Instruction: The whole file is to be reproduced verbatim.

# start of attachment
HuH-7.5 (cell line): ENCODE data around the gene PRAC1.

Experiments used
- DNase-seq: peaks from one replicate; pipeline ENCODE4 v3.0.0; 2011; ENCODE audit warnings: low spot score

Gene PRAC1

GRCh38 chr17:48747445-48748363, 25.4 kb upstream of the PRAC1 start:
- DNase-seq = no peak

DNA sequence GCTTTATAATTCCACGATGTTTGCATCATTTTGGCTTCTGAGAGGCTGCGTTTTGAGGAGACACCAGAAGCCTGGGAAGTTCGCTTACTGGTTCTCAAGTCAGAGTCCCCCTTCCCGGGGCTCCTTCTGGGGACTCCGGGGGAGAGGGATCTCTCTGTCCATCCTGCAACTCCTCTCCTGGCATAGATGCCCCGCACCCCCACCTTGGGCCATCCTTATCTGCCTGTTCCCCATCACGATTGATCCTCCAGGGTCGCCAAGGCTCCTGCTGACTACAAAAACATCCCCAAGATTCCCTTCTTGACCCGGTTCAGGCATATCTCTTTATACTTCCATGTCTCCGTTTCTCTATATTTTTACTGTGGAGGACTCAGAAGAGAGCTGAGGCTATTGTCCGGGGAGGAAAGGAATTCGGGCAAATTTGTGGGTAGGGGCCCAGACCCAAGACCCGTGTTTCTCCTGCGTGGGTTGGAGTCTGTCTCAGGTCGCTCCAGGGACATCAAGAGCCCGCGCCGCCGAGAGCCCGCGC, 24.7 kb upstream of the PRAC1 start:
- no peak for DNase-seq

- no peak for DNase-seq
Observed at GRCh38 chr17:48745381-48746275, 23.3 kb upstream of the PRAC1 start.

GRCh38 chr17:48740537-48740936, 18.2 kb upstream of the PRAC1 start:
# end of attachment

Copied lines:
HuH-7.5 (cell line): ENCODE data around the gene PRAC1.

Experiments used
- DNase-seq: peaks from one replicate; pipeline ENCODE4 v3.0.0; 2011; ENCODE audit warnings: low spot score

Gene PRAC1

GRCh38 chr17:48747445-48748363, 25.4 kb upstream of the PRAC1 start:
- DNase-seq = no peak

DNA sequence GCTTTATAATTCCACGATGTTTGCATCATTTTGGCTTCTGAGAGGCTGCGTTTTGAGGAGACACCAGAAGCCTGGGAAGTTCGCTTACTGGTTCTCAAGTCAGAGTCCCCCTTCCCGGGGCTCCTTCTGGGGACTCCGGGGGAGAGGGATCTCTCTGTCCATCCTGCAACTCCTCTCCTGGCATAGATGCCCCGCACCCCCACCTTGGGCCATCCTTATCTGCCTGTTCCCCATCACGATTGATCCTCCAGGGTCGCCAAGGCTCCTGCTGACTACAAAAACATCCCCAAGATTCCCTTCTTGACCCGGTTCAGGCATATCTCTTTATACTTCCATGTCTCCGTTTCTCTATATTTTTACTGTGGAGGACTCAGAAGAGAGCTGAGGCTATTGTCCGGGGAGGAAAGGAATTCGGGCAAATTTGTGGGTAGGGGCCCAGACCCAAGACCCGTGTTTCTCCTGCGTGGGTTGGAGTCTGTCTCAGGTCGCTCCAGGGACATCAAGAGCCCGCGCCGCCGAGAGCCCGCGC, 24.7 kb upstream of the PRAC1 start:
- no peak for DNase-seq

- no peak for DNase-seq
Observed at GRCh38 chr17:48745381-48746275, 23.3 kb upstream of the PRAC1 start.

GRCh38 chr17:48740537-48740936, 18.2 kb upstream of the PRAC1 start: